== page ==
Yamaha joins troubled opera

Yamaha joins troubled opera


norman lebrecht

September 06, 2016

ENO’s problems are legion. This publicity stunt won’t fix any of them.

pirates eno

press release:

English National Opera are thrilled to announce Yamaha as the Official Piano Partner of ENO. Yamaha is now the exclusive supplier of pianos to ENO and will collaborate with the Company to support ENO’s continued commitment to musical excellence.

As part of this exciting partnership, English National Opera will be the first opera company to use the revolutionary TransAcoustic™ piano, which is now located in the orchestra pit in the auditorium.  A fleet of grand and upright pianos across the company’s rehearsal studios in West Hampstead and in the bar spaces at the London Coliseum have also been installed.

Martin Fitzpatrick, ENO’s Head of Music said “At ENO we give our pianos a thorough workout. Creating the orchestral colours on a piano requires an instrument of artistry and reliability, delicacy and toughness, depth and precision. I am delighted that, through this new partnership, Yamaha have provided ENO with pianos that fully meet the demands we place upon them”.

Each model of Yamaha piano installed at ENO was selected following rigorous testing and evaluation by professional staff alongside ENO répétiteurs and music staff to ensure they had the correct tonal flexibility and durability required for its specific use, be that in the pit, a rehearsal room or a bar in the London Coliseum.

Charles Bozon, Director of Classic Division, from Yamaha Music UK commented “Yamaha pianos are to be found in many of the world’s finest venues and studios; this is the first time we have had the opportunity to partner a major opera company and we look forward to combining in introducing and inspiring many more people to music making with ENO.”

For more information and to see a short film of pianos in action, see: www.eno.org/yamaha


  • Richard Gibbs says:

    Not exactly earth shattering news, is it? ENO are going to have to pedal rather harder to save themselves, this is more like just tinkling the ivories.

  • jaxon says:

    This isn’t a publicity stunt. This is business as usual. Music organizations need lots of good pianos, and plenty of them have corporate sponsorships with some piano company or other. This is another post that makes me wonder if the author of this blog understands much about the industry he’s writing about.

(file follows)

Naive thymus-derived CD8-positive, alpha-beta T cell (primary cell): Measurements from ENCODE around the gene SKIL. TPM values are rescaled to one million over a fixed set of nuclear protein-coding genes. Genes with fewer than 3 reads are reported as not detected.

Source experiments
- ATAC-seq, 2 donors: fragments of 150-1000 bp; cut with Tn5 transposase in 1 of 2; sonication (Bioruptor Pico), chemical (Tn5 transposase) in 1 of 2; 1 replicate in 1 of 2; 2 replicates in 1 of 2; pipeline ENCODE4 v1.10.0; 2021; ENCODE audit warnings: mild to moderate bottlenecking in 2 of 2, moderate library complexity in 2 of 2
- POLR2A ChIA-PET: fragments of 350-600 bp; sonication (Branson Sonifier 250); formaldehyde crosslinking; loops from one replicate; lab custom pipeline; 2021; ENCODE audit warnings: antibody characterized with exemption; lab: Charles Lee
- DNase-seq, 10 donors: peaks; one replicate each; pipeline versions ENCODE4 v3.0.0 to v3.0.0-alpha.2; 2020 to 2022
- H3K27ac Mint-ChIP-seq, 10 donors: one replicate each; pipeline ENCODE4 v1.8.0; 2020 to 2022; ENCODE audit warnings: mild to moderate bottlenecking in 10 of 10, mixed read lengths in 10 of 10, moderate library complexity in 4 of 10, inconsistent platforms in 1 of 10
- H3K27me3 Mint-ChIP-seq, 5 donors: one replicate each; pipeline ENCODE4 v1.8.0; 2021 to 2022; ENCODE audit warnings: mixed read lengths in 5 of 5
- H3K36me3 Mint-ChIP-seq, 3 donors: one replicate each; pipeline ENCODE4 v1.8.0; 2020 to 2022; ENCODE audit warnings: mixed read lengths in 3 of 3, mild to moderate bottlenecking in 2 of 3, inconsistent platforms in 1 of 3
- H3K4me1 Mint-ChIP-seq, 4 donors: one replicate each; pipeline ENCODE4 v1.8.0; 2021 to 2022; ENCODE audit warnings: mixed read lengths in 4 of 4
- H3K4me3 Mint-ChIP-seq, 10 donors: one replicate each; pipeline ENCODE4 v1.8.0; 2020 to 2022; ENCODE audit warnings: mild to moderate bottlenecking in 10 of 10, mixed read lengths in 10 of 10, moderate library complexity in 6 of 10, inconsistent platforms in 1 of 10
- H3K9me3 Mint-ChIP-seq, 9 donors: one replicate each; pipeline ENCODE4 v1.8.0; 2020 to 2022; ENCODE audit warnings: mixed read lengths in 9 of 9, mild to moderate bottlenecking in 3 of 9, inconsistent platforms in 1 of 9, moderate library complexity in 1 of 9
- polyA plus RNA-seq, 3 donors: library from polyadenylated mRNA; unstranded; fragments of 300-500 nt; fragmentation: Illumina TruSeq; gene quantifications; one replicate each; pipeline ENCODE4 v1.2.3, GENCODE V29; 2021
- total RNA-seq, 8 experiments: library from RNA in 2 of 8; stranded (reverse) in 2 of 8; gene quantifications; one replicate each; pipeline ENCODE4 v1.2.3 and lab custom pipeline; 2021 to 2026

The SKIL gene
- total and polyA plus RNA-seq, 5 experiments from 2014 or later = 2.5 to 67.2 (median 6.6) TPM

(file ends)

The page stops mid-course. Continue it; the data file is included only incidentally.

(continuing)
• Nick says:

    I’d reckon this deal benefits Yamaha as much if not more than ENO. The publicity they can gain will be worth a great deal.

  • Robert Holmén says:

    I wonder what the deal actually is worth. I’m sure they are not free pianos. What are the advantages of having a “piano partner”.

    • Bryan99 says:

      How are you ‘sure’?? I’m sure you can be equally ‘sure’ that ENO would have sought out the best possible deal to suit their finances and will have probably bestowed the title ‘partner’ in return for a degree of generosity on Yamaha’s side. As Jaxon says – business as usual – good business at that.

  • Christopher White says:

    There is no sense in which this is a publicity stunt. It is, as others have commented, the ENO getting on with business as usual and addressing a fundamental musical issue connected with the running of the House. You should be applauding this! As Martin Fitzpatrick points out, the instruments are used for a huge proportion of rehearsals, as well as performances of pieces which require piano. I should know, it was my job to beat out operas and piano parts on them not so long ago! It’s not a particularly glamorous story perhaps, because the role of repetiteur is not a particularly glamorous one, but my goodness it will make a difference to the pianists who play day in, day out – not to mention to the singers, conductors, chorus, technical staff and assistants for whom the pianist is their ‘orchestra’ for a substantial part of each rehearsal period.

    • Anon says:

      Hear hear! The old pianos at ENO re an absolute embarrassment and totally unsuitable for the job. They were also horrid to play and caused aches and pains for those expected to play them on a day to day basis.

      This is a great yet overdue step for the music department.